Ephrat Asherie (USA): Odeon brings underground dance to the stage

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Ephrat Asherie and crew perform a unique dance style for audiences. Photo courtesy of Christopher Duggan.

By Mohan Xu
Staff writer
@XuMohan1

 Ephrat Asherie Dance performed a live music performance to show the relationship between music and dance. Ephrat Asherie (USA): Odeon attracted more than 200 people at The Clarice Smith Performing Arts Center’s Kay Theatre on Wed., March 4. 

Ephrat Asherie Dance is named for its choreographer and artistic director, Ephrat Asherie. “Odeon” is the second collaboration with her brother, jazz pianist Ehud Asherie. Ehud is also the musical director of “Odeon.” The music piece was composed by the Brazilian composer Ernesto Nazareth. 

“I think a lot of the movements for me that I felt were really interesting was the juxtaposition between one street style and another street style, like someone voguing while another person was whacking, or two people were whacking, while the breakers were on the floor,” said senior dance major Gabriela Grant. “I thought that seeing the different shapes of both styles within the same umbrella of a hip hop really stood out.” 

“Odeon” is a hybrid of dancing styles including hip hop, breaking, house and vogue. It brings social and street dance onstage. The whole performance was with Afro-Brazilian rhythms or Latin rhythms like samba.  

“At the heart of it all, ‘Odeon’ is a story about relationships— between siblings, between music and movement, between European classical traditions and contemporary sound and movement,” according to Clarice’s website notes. 

“Odeon” was performed by six dancers and four musicians. Musicians played instruments such as pandeiro and piano and interacted with dancers at times. 

Dancers changed their movements a lot of times. Such as fast feet, acrobatic scrambles, slashing arms, scissor arms and pirouettes.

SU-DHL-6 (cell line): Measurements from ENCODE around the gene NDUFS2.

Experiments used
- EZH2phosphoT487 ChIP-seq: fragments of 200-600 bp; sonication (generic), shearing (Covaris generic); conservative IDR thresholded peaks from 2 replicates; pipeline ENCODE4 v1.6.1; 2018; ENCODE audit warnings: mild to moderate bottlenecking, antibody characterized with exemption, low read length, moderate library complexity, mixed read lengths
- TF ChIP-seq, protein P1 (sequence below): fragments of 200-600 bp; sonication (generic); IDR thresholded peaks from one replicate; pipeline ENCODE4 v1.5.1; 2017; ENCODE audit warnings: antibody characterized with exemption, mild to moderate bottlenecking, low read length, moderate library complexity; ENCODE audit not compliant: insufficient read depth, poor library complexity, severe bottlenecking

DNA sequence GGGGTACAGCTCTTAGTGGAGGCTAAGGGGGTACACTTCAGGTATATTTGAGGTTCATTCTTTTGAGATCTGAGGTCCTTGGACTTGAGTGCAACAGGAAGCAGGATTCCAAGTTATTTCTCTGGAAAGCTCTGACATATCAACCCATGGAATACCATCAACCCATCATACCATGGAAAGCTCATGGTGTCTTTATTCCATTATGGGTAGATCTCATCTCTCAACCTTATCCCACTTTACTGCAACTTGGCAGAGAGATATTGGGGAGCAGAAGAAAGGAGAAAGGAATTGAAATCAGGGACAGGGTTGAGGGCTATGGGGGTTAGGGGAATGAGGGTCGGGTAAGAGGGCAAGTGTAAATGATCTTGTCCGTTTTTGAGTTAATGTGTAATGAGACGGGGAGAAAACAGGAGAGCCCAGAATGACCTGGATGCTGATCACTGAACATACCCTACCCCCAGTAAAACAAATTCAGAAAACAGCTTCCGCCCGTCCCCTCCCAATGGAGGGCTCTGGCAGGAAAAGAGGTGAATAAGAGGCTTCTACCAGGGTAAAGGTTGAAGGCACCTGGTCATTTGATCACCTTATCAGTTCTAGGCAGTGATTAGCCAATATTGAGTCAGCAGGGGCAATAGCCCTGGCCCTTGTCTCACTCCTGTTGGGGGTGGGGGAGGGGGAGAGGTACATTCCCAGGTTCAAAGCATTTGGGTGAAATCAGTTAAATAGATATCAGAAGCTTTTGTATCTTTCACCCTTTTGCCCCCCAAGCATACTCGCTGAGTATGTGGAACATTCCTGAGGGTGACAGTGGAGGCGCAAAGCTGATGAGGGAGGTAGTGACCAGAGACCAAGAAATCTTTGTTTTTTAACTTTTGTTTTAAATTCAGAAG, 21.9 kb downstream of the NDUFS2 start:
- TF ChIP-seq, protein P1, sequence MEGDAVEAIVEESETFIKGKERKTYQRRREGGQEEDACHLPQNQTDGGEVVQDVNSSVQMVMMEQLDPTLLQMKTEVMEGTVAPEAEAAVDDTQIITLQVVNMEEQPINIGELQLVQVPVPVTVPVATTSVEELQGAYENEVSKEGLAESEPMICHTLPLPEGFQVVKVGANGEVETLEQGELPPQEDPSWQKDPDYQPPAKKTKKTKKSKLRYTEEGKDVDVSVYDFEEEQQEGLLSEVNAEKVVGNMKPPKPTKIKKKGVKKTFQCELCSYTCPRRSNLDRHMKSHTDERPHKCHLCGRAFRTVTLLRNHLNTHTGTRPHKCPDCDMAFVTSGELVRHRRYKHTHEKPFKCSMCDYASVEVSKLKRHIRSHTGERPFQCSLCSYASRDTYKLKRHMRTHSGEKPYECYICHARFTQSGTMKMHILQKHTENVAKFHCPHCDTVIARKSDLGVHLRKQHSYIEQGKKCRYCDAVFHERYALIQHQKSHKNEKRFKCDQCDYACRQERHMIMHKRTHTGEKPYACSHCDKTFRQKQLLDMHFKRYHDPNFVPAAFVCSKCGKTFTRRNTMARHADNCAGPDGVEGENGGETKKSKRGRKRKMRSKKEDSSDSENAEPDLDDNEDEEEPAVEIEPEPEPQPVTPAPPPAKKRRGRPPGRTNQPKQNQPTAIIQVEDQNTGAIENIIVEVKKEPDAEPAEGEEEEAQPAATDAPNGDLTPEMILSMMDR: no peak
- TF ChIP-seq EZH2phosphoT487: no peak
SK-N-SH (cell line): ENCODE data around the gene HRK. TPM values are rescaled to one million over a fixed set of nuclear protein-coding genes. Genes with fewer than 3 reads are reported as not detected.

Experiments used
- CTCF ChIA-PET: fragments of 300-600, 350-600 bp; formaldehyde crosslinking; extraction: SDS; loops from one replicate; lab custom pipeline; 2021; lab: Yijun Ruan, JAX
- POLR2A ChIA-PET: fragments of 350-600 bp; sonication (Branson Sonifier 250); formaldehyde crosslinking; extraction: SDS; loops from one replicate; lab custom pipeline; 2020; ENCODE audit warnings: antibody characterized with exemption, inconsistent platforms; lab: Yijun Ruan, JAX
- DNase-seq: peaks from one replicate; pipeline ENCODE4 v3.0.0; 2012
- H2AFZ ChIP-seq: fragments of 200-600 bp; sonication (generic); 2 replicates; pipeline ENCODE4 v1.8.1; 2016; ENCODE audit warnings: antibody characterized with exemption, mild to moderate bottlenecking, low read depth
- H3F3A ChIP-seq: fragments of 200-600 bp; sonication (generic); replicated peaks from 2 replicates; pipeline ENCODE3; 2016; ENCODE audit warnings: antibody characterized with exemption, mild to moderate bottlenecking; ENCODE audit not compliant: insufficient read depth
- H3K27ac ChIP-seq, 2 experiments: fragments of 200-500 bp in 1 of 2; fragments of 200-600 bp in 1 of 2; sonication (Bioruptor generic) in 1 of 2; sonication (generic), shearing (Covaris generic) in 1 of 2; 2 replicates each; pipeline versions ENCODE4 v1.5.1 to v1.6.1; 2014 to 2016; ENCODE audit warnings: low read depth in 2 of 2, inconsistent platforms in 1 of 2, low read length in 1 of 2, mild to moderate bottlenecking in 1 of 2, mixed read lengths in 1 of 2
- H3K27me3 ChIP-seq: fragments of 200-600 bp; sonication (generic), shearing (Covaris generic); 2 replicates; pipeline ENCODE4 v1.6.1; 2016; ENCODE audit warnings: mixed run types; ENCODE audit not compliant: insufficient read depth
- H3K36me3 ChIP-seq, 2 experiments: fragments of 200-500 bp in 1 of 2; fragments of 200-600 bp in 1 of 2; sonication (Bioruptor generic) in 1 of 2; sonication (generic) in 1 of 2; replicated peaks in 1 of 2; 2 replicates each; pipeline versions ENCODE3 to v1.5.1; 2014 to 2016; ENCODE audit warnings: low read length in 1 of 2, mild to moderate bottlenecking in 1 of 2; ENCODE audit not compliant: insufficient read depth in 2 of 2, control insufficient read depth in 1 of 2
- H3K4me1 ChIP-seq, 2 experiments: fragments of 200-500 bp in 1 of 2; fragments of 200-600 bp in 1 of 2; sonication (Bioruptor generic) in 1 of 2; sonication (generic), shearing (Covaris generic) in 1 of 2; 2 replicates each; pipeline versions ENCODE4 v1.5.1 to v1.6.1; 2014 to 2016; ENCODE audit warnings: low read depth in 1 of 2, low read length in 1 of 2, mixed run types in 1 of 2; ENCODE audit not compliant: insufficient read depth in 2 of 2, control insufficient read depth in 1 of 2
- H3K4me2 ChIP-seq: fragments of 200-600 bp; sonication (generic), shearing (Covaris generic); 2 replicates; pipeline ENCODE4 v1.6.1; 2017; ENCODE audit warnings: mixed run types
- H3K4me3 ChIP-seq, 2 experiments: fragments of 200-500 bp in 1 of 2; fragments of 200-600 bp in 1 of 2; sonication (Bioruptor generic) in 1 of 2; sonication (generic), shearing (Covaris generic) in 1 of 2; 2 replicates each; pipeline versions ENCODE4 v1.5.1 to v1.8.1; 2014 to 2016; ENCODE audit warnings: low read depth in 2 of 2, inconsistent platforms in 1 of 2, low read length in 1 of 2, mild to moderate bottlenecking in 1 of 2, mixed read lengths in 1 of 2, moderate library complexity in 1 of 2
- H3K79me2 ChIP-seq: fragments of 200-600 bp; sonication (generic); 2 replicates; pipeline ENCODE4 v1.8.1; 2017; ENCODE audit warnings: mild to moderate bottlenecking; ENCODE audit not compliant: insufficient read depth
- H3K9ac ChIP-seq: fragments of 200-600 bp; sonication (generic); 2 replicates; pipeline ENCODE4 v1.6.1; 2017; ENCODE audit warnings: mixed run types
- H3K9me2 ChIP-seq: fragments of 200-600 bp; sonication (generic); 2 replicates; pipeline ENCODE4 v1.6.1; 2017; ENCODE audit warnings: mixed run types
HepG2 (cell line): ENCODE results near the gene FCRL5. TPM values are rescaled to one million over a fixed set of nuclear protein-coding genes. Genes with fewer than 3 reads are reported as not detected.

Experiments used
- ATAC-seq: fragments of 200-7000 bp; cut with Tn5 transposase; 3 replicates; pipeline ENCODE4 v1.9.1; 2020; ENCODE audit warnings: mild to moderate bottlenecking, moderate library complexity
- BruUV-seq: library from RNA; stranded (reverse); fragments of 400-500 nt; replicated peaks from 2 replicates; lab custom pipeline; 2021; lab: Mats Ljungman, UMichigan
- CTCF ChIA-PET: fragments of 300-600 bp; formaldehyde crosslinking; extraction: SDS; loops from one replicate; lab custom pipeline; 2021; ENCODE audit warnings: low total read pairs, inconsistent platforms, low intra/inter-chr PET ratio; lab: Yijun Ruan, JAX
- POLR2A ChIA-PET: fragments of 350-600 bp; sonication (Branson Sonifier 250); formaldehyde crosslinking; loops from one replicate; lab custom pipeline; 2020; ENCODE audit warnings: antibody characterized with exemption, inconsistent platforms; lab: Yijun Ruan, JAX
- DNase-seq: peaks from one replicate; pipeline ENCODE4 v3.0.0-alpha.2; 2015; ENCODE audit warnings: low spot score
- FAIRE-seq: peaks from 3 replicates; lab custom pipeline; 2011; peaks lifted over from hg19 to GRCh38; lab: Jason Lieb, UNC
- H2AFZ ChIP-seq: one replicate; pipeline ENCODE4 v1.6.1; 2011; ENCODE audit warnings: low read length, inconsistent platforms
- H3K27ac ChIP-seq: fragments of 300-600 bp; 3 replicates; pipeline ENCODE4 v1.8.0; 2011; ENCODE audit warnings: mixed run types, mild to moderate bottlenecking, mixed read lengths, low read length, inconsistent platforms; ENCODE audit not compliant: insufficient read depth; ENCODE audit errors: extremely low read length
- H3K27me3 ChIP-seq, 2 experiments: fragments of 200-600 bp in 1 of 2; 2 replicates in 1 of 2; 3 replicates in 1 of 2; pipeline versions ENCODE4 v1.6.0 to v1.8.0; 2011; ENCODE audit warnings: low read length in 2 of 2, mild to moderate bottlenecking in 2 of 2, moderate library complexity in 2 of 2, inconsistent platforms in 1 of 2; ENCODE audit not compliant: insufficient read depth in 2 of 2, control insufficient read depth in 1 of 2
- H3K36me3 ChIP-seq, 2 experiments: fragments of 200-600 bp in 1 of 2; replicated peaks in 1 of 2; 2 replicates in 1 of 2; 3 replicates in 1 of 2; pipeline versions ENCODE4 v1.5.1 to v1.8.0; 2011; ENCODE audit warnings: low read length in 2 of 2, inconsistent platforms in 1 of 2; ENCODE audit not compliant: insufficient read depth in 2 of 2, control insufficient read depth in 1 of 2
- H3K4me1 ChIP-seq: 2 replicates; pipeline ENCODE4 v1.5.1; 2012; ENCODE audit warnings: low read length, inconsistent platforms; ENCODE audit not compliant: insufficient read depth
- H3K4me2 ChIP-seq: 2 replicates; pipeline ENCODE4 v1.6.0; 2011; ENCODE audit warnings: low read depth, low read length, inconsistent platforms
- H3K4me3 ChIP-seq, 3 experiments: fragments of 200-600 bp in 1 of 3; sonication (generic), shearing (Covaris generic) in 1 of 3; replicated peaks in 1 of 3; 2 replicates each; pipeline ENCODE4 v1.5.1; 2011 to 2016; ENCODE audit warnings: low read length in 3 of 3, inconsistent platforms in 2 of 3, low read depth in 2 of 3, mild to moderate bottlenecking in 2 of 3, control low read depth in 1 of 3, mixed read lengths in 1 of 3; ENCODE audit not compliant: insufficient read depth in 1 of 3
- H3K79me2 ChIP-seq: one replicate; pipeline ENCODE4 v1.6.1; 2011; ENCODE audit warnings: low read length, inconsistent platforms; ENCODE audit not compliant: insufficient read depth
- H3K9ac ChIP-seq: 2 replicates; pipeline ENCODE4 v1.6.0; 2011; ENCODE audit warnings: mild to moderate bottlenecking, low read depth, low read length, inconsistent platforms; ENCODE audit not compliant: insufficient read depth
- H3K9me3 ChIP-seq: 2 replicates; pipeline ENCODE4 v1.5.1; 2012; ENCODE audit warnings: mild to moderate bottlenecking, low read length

“I liked the parts where the dance was really upbeat, and the reason I like that is they are closing together and were doing a lot of different movements, but they never touched each other,” senior psychology major Qasim Gadiwalla said. 

During the Q-and-A section, the moderator, Maura Keefe, who is also the associate professor in dance performance and scholarship, asked how Asherie gave herself permission to investigate things that she did not know about. 

“I think one of the things as I get older, I want to make sure that I keep pushing myself to do things I can not do,” Asherie said. “I want to get out of my comfort zone and challenge ourselves and leave room for improvisation, so that I can have that opportunity to take those risks every night.” 

 When asked how to balance building the sense of community and also giving people their moments because dancers are different from each other, Asherie said they know how to be a community and how to gather together when they need to do. Asherie said the underground dance community in New York City, “that’s like my dance home.” 

“That’s what you see at the club, like the collective consciousness, celebrating the unique individual and their movements,” Asherie said. “So that is what we all came from, in many ways, it is organic for us and it is just like our world.” 

 “I think overall the performance was fabulous and filled with a lot of high energy,” Grant said. “The dancers were enthusiastic and had a sense of community.”  

 Gadiwalla said he was impressed by this performance. 

“They were always smiling and sweating really a lot, but it was impressive to me,” Gadiwalla said.